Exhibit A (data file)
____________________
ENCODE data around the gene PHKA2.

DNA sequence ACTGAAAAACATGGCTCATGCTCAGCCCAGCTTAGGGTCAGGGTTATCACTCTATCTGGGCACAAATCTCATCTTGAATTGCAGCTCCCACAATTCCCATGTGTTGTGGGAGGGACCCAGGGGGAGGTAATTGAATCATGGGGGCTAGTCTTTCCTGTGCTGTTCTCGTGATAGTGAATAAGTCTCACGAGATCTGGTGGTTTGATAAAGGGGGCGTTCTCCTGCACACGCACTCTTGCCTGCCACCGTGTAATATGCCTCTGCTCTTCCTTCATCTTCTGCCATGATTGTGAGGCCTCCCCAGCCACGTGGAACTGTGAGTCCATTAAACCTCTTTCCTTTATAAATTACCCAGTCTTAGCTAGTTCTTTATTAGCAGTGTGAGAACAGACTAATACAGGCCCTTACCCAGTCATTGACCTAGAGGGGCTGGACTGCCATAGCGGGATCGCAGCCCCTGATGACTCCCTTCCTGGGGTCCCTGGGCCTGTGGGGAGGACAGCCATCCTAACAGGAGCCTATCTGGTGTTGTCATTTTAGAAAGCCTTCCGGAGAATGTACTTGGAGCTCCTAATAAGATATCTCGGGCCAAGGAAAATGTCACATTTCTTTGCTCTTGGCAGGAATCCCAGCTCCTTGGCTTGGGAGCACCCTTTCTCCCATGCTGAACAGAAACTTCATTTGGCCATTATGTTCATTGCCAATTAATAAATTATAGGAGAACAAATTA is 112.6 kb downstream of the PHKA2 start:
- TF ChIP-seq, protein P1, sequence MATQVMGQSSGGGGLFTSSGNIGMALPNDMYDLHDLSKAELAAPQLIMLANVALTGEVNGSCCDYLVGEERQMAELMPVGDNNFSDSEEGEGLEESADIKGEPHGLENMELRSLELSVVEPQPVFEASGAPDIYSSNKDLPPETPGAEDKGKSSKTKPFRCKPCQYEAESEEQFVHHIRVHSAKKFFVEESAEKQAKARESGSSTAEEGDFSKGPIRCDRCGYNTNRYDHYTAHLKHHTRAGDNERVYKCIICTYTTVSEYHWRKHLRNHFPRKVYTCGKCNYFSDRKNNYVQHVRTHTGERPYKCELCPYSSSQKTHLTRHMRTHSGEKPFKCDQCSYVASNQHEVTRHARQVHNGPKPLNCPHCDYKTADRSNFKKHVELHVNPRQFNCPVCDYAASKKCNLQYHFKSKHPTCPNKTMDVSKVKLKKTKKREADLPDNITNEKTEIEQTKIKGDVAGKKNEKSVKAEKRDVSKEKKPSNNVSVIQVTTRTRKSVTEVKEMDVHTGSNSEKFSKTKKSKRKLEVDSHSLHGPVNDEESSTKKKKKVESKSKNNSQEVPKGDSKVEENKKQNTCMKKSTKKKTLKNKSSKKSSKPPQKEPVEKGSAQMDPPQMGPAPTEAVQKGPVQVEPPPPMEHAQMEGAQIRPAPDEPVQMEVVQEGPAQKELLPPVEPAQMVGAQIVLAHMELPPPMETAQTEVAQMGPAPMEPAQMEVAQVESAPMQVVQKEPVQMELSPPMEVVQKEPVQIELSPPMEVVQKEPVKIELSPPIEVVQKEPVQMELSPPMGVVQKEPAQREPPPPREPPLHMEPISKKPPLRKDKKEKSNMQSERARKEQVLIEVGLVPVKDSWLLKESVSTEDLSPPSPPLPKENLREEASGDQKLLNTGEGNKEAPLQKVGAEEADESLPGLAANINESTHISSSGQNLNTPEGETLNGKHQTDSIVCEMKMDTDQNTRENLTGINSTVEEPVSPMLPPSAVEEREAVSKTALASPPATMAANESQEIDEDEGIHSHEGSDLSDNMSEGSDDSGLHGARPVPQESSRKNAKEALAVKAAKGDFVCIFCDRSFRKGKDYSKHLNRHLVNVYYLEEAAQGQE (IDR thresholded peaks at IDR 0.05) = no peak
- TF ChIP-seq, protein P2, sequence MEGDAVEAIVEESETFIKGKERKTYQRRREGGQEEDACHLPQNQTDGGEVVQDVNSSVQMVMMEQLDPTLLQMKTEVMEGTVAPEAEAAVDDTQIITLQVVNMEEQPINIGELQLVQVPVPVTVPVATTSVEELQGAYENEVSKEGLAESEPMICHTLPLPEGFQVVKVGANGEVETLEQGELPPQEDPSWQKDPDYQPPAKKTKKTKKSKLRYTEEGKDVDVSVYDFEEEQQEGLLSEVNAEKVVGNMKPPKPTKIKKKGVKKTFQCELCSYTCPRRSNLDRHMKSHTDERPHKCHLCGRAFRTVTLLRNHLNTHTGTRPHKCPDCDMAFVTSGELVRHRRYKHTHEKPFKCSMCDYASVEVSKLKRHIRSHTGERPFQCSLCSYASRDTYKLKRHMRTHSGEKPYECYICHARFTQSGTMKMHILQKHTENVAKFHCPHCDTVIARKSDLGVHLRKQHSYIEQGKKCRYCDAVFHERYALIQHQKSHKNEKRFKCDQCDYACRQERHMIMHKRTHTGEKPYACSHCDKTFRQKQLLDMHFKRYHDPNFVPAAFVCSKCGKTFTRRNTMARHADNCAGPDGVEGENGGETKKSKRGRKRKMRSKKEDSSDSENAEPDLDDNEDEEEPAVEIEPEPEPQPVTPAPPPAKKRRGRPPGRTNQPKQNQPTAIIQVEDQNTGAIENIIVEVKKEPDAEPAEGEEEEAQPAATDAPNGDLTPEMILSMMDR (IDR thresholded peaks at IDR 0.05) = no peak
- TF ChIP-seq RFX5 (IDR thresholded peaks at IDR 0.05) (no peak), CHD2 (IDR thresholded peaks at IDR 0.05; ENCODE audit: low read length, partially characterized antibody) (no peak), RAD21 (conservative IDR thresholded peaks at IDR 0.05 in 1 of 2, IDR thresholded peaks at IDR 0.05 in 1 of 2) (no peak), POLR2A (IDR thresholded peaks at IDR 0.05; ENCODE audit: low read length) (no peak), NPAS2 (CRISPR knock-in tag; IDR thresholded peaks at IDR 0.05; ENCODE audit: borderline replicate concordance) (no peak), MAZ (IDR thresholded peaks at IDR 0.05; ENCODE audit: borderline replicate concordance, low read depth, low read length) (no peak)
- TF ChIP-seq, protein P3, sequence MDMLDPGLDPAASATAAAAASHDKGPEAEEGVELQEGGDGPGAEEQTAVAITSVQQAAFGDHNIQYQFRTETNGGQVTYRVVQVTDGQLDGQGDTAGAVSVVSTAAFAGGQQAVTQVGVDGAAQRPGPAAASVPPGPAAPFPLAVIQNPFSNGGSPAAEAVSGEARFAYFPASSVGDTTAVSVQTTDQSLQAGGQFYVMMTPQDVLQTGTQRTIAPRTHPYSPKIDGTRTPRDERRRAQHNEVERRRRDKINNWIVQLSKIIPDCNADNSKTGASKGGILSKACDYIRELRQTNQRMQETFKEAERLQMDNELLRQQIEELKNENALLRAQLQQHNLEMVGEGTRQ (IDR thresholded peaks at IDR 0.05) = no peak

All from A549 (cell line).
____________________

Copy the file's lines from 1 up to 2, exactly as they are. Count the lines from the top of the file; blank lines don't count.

ENCODE data around the gene PHKA2.

DNA sequence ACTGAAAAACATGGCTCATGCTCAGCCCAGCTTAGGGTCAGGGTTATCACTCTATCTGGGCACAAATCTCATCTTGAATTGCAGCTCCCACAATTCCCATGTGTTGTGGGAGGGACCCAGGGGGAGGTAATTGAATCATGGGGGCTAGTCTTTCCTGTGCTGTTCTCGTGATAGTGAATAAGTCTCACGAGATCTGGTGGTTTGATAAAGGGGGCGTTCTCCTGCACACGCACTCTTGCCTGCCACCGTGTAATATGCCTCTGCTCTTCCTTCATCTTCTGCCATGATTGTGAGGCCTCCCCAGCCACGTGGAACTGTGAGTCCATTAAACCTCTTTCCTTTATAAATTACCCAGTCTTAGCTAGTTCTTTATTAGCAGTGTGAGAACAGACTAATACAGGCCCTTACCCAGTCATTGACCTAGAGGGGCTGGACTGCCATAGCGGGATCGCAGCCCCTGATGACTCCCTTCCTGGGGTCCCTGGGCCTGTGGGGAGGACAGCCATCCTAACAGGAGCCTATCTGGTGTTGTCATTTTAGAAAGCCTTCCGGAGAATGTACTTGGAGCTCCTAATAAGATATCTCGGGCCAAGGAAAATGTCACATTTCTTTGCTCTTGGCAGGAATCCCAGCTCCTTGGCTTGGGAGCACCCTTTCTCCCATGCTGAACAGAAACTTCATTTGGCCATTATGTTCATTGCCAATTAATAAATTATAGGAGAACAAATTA is 112.6 kb downstream of the PHKA2 start: